My dog is very sociable, and adores meeting other dogs. She has to meet and greet every dog she meets. Some she works out ain't interested in playing, but when they agree to it....well she loves it and has a whale of a time, running round and playfighting. She definitely remembers dogs she's met, I'm sure. I was worried first time I saw her playfighting but am now happy that they're enjoying it. I love seeing her happy.


Stellaris22 Tue 10-Sep-19 14:09:37

Dogs are great at communicating to each other if play is too rough, and its how they learn what is and isn’t acceptable. Mine plays very gently with a little Yorkshire terrier but when some other dogs she knows are around her play changes as she knows those dogs like the rougher play, so I 100% agree that owners don’t understand how dogs play. It can look rough, but they have tails wagging and my dog gets very excited when she sees her pals that she plays with and vice versa. It is very energetic and full on, but they love it. They can’t learn this important socialisation behaviour if they are never allowed to interact (goes without saying, under supervision at all times).

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tabulahrasa Tue 10-Sep-19 14:11:01

“I do wonder of this increase in dogs not being able to interact with new/other dogs is linked to owners keeping their dogs apart from other dogs and not allowing dogs to just say hello.”

I think it’s the exact opposite - that it’s the rise in people “socialising” by letting their dog interact with every dog that’s caused problems.

doodleygirl Tue 10-Sep-19 14:15:20

I wish with all my heart that my gorgeous girl would play with other dogs, I love seeing this. However, she just does not like to, she especially dislikes having another dog run up to her at full speed, it frightens her.

I hate the owners who dont seem to understand that my girl doesnt want to play, even though I am quite verbal in asking them to take control of their dogs, it stresses her out and makes some walks very unpleasant.

BiteyShark Tue 10-Sep-19 14:21:46

tabulah I tend to agree with you. It's very different if two owners who are watching their dogs and will jump in if things are one sided and walk away compared to the interaction I have seen when one owner is happy because they are 'socialising' their dog to the detriment of the other.

I also don't agree that dogs let others know when enough is enough. Mine is submissive and tries to run away from big bullying dogs and I notice their owners just laugh when I say it's getting out of hand and to recall their dog that has run across a field and has had no recall when asked because it's not their dog that's upsets and wants to get away. As an owner it's my responsibility to protect him from such dogs and if their owners judge me then so what as I judge them as well.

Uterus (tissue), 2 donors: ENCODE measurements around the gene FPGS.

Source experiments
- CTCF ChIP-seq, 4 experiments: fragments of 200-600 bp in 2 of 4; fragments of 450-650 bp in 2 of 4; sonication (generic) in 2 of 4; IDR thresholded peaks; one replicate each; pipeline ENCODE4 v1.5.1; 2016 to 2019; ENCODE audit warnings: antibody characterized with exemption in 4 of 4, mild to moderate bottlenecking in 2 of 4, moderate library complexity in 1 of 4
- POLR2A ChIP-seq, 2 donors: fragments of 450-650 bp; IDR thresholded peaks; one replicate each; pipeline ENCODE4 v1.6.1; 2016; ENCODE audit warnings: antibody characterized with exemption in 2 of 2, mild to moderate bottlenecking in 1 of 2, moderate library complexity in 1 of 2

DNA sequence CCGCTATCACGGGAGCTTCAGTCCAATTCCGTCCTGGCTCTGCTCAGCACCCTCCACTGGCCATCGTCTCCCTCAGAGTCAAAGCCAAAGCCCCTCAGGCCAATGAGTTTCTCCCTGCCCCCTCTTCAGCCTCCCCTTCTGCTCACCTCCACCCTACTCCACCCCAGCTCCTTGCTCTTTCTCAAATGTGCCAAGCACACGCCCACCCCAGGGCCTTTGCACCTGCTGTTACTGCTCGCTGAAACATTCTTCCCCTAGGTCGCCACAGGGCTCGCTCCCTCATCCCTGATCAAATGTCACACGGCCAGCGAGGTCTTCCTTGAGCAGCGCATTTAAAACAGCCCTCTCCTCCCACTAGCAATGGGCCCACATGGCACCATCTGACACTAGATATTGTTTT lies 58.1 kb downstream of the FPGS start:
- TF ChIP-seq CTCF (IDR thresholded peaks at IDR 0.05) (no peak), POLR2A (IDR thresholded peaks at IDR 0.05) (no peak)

Spanielmadness Tue 10-Sep-19 14:22:42

A dog wagging its tail is not always having a good time.
A wagging tail can also indicate uncertainty/anxiety so seeing dogs running around and ‘play fighting’ with waggy tails does not always indicate they’re enjoying it.

AvocadosBeforeMortgages Tue 10-Sep-19 14:31:59

I always find it immensely sad when two dogs hit it off and are having a great time together (balanced, reciprocal play etc.) and one owner calls their dog away. I always think that watching two dogs play together nicely is one of the purest pleasures of dog ownership - and it's something we as humans can't replicate.

There are a few dogs I avoid, either because I know they don't like my DDog, or because my DDog finds them a bit much (big bouncy puppies, mainly) but I think walks have always had a social element.

I'm well aware of the risks that dogs can pose to one another (lost a childhood dog to an unprovoked attack, at the most extreme end) but, like a child, I couldn't and wouldn't wrap DDog in cotton wool - he has to go and enjoy his life, and two of his greatest joys in life are arse sniffing and encouraging other dogs to chase him (along with chasing squirrels and swimming in the river!)

Scattyhattie Tue 10-Sep-19 14:33:01

Its great watching dogs play, my own like noisy biteyface, rolling & chasing.

I think problem is plenty of dogs that appear social/friendly to their owners are actually lacking in canine etiquette skills. Charge over to a new dog full on greeting, ignores its cues to back off & maybe jump all over it in attempt to initiate play.